There are arranged along the transport path B a thickness detector 13 for serving the purpose of detecting the thickness of incoming flat articles and a length detector 14 for serving the purpose of detecting the length and spacing of the flat articles. The thickness detector 13 is designed to determine whether the flat articles have a thickness within a specified range or not and operable to produce a thickness signal each time the flat article has passed through. It is to be noted that the thickness signal is utilized to control operation of a moving roller 15, arranged opposite to the suction belt transporting mechanism 3, and the air valve 11.

Further, the length detector 14 is designed to determine whether the length of flat article is within a specified range or not and also whether the incoming flat articles are fully spaced from each other and is operable to produce a rejection signal each time it detects a mail length outside the specified range or an insufficient mail spacing. The rejection signal is utilized to control the air valve 11, too.

As shown in FIG. 2, the thickness detector 13 includes a lever 17 rockably supported at a fulcrum point 16, a roller 18 rotatably mounted on the lever 17 at one end thereof, and a spring 19 arranged to bias the lever 17 in a direction to press the roller 18 against the back surface of the belt 2. Also, a pair of limit switches 20 and 21 are arranged so as to be actuated by the lever 17 as the latter is rocked against the bias of spring 19 to respective predetermined extents.

Description will next be made of the operation of the embodiment with reference to FIG. 3.

If a flat article being transported along the transport path B is thin (for example, less than 3 mm in thickness, the amount of rocking movement of detector lever 17 is so limited that both of detector switches 20 and 21 are left inoperative and no thickness signal is produced at the thickness detector 13. Under this situation, the flat article is directed into the regular route C under the action of the suction belt transporting mechanism 3 unless a rejection signal 103 is produced at the length detector 14. Further, if the flat article is somewhat thicker, having a thickness within the predetermined range (for example, of 3 to 6 mm), only one of the detector switches 20, is operated by the rocking lever 17 to produce a first thickness signal 101, which is transmitted through an inhibit circuit 30 to a delay circuit 31, which is set with a delay time corresponding to the period of time required for flat articles to travel between the thickness detector 13 and the moving roller 15. The first thickness signal 101, delayed by the delay circuit 31, is further transmitted to a roller driving circuit 32 associated with the moving roller 15 so that the roller is driven to compress the adjacent portion of the belt 1. Therefore, the incoming flat article of a thickness within the specified range, is deflected into contacting engagement with the working face of the suction belt transporting mechanism 3 and thus directed efficiently into the regular route C without any danger of proceeding straight into the ejecting route D.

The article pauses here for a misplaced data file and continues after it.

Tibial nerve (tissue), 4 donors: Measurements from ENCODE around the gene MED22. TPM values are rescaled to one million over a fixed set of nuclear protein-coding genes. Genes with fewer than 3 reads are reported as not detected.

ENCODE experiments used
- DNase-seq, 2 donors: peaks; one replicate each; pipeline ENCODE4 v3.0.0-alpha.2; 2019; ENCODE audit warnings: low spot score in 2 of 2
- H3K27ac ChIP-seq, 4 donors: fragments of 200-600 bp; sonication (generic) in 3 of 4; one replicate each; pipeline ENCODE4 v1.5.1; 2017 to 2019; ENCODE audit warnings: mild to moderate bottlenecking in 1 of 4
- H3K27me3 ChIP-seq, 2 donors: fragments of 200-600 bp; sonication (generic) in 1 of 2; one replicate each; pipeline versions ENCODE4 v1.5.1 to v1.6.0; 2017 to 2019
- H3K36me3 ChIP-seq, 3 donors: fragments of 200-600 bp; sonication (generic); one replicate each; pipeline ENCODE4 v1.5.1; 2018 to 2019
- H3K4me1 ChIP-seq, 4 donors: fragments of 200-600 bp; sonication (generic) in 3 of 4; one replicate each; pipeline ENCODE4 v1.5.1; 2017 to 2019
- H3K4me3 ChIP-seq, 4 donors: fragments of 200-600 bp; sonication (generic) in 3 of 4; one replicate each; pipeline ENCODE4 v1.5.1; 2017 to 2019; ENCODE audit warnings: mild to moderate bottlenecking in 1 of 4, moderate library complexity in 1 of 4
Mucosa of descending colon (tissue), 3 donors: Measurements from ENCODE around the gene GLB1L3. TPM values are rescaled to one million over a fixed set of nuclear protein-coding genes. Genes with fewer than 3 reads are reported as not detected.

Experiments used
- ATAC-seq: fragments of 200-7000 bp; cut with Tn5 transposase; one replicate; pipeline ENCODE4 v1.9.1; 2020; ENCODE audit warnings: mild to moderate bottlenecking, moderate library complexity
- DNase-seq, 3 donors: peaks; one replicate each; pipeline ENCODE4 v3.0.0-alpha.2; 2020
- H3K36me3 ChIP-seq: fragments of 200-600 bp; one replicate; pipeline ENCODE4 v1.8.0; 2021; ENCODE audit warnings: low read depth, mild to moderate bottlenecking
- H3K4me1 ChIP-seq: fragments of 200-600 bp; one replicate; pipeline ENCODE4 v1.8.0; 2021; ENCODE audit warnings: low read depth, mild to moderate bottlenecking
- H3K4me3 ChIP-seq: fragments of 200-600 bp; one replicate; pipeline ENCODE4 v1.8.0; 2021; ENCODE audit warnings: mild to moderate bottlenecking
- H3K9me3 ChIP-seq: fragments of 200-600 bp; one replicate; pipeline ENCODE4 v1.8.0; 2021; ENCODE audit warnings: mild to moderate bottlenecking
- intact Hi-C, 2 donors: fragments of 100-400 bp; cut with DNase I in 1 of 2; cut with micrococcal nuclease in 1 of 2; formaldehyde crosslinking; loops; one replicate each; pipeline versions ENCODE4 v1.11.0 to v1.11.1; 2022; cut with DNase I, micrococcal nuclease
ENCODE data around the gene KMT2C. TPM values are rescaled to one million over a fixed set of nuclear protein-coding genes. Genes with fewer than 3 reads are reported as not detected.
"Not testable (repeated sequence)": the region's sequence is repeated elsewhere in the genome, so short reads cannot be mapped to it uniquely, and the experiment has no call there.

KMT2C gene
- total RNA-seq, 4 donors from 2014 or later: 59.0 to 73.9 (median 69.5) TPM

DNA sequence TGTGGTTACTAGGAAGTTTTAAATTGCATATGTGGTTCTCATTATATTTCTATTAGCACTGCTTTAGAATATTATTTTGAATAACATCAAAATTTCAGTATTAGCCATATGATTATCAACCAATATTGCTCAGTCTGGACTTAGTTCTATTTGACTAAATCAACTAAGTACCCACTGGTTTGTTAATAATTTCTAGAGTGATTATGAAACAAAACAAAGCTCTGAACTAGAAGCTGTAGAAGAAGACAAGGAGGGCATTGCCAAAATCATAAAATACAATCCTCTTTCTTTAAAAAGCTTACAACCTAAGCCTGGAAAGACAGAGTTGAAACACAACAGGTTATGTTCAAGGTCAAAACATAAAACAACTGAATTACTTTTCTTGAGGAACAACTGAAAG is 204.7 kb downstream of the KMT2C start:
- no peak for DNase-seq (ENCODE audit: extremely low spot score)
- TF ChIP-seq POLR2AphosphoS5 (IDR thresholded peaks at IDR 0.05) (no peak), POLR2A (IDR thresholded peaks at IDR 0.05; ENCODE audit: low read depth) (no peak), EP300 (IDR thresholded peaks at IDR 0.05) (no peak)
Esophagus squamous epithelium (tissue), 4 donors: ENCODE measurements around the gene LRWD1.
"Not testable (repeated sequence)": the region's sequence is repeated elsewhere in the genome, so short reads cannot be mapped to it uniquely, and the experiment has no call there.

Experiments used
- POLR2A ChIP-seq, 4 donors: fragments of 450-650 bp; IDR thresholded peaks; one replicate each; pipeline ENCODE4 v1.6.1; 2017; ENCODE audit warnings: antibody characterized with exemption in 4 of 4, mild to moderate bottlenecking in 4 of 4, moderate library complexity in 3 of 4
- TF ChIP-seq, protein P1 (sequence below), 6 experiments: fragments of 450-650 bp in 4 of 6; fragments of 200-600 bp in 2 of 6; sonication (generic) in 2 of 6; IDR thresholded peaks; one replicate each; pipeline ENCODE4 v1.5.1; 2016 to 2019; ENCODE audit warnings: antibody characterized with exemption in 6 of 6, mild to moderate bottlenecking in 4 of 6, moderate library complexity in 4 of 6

If the incoming flat article happens to have a thickness larger than the upper limit (for example, 6 mm) of the specified thickness range, both of detector switches 20 and 21 are actuated by the rocking lever 17 to produce first and second thickness signals 101 and 102, respectively. The first thickness signal 101, however, is negated as the second thickness signal 102 is led to the inhibit terminal of the inhibit circuit 30 and the moving roller 15 remains inoperative. On the the other hand, the second thickness signal 102 is first delayed at a delay circuit 33 by an amount of time corresponding to the period of time required for the flat article to travel from the thickness detector 13 to the vicinity of the suction belt transporting mechanism 3. The delayed second thickness signal is applied through an OR circuit 34 to an air valve drive circuit 35. Accordingly, the air valve 11 is closed to cut off the vacuum input to the suction chamber 10, thus rendering the suction belt transporting mechanism 3 ineffective. In this manner, if will be apparent that, for any flat article having an unusually large thickness, not only the moving roller 15 remains inoperative but also the suction belt transporting mechanism 3 is rendered ineffective, allowing such flat article to proceed straight into the ejecting route D.